culture of Romania, a relatively new country and only recently an independent force in the geopolitical sphere. By an examination of Romanias history, from its founding in the latter half of the nineteenth century through its participation in the two World Wars, through its Soviet domination and to the merging democracy that the country is today, the notions, values, and perspectives of the people can be ascertained. The use of three different frameworks for developing an understanding and definition of particular cultures and cultural elements will be applied to this study of Romanian history in order to better understand this nations culture in a comprehensive manner.
Romania was formed as a nation in 1959 from the principalities of Moldavia and Wallachia, which had been under the dominion of the Ottoman Empire for several hundred years (CIA 2011; USDOS 2011). Two millennia prior, the region had been part of the Byzantine Empire, and the Eastern Orthodox denominations of Christianity have remained the majority religion of the peoples of this region regardless of their official nationality, something that continues to this day (BBC 2011; CIA 2011). The peoples of this region have also been bound by a common language for some time; Romanian is one of the Latinate or Romance languages, and is also spoken in neighboring countries (USDOS 2011).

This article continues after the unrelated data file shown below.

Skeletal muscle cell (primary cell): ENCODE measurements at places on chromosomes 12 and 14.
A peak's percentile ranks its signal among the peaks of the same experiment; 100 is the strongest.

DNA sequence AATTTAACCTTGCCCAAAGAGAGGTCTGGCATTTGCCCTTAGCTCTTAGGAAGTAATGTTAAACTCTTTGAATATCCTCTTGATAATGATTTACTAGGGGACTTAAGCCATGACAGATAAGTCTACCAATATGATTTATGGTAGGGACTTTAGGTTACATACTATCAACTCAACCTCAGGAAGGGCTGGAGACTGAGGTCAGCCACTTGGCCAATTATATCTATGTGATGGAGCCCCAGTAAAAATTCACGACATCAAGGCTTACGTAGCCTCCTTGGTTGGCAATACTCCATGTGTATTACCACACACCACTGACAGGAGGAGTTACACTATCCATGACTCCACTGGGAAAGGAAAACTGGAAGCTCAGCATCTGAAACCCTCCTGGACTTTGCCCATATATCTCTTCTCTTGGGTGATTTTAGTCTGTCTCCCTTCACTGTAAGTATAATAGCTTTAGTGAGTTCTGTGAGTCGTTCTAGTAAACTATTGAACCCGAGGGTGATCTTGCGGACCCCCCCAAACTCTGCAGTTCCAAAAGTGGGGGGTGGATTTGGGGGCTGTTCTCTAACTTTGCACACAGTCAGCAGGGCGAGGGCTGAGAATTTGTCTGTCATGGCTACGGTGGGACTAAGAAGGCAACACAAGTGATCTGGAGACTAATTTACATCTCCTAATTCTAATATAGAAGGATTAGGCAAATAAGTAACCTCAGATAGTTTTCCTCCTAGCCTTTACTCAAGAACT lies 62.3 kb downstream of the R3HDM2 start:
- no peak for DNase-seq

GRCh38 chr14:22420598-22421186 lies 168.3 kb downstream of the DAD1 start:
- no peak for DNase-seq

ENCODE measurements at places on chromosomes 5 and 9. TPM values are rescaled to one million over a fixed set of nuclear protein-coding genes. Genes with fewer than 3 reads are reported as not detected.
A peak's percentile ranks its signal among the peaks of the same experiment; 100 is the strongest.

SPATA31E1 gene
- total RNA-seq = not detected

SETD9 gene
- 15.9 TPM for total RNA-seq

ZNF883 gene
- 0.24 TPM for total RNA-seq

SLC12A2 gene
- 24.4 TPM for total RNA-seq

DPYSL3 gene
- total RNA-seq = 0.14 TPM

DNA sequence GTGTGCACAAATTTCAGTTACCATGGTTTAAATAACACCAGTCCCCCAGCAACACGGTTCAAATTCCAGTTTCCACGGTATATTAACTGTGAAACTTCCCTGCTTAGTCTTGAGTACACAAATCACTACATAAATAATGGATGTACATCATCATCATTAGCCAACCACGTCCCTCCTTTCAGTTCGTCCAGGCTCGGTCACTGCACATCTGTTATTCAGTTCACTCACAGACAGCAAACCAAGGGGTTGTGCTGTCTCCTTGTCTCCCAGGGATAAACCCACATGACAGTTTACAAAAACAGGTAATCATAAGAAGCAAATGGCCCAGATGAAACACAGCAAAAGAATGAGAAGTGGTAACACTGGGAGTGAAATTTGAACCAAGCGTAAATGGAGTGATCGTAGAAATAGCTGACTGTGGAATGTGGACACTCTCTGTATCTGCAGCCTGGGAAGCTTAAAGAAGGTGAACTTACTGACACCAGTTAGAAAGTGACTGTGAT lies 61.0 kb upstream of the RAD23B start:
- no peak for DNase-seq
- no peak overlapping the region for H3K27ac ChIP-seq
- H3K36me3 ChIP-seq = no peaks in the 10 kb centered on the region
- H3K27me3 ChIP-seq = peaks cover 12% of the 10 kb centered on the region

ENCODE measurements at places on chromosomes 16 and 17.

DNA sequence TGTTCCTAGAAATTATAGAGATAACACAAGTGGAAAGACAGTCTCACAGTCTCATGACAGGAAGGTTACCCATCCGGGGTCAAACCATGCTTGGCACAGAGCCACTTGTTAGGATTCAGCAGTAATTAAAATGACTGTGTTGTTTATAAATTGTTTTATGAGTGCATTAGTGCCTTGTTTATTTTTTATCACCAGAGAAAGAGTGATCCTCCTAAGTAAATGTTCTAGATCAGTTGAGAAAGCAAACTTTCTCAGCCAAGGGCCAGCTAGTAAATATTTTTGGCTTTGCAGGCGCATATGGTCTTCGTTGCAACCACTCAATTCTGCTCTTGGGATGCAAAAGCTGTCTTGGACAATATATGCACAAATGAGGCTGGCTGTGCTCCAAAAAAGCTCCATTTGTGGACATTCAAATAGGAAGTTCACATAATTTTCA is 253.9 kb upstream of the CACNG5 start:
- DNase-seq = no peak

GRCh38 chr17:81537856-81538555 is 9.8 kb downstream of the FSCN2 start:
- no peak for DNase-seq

Political events in the twentieth century have created certain complications and new trends in Romanian culture, however.
In the First World War, Romania entered on the side of the Allies, and obtained Transylvania — a region between Romania and Hungary and populated by ethnically and linguistically different peoples (BBC 2011). In the Second World War, however, Romania joined with the Axis powers in their attack on the Soviet Union, and this partially contributed to the takeover of Romania by the Soviets at the end of the war, leading to decades of harsh domination (CIS 2011; USDOS 2011). This domination did not end despite the growing independence of the Romanian government in the late 1950s, or even with full independence in 1968, but instead the Communist Party leaders in Romania retained the same sort of control, and the same leaders even stayed in place after the fall of communism (USODS 2011). For the past fifteen years, however, the country has dramatically democratized and is now a member of the EU (BBC 2011).
According to Hofstedes analysis of culture, Romania has a traditionally high power distance index, though this appears to be.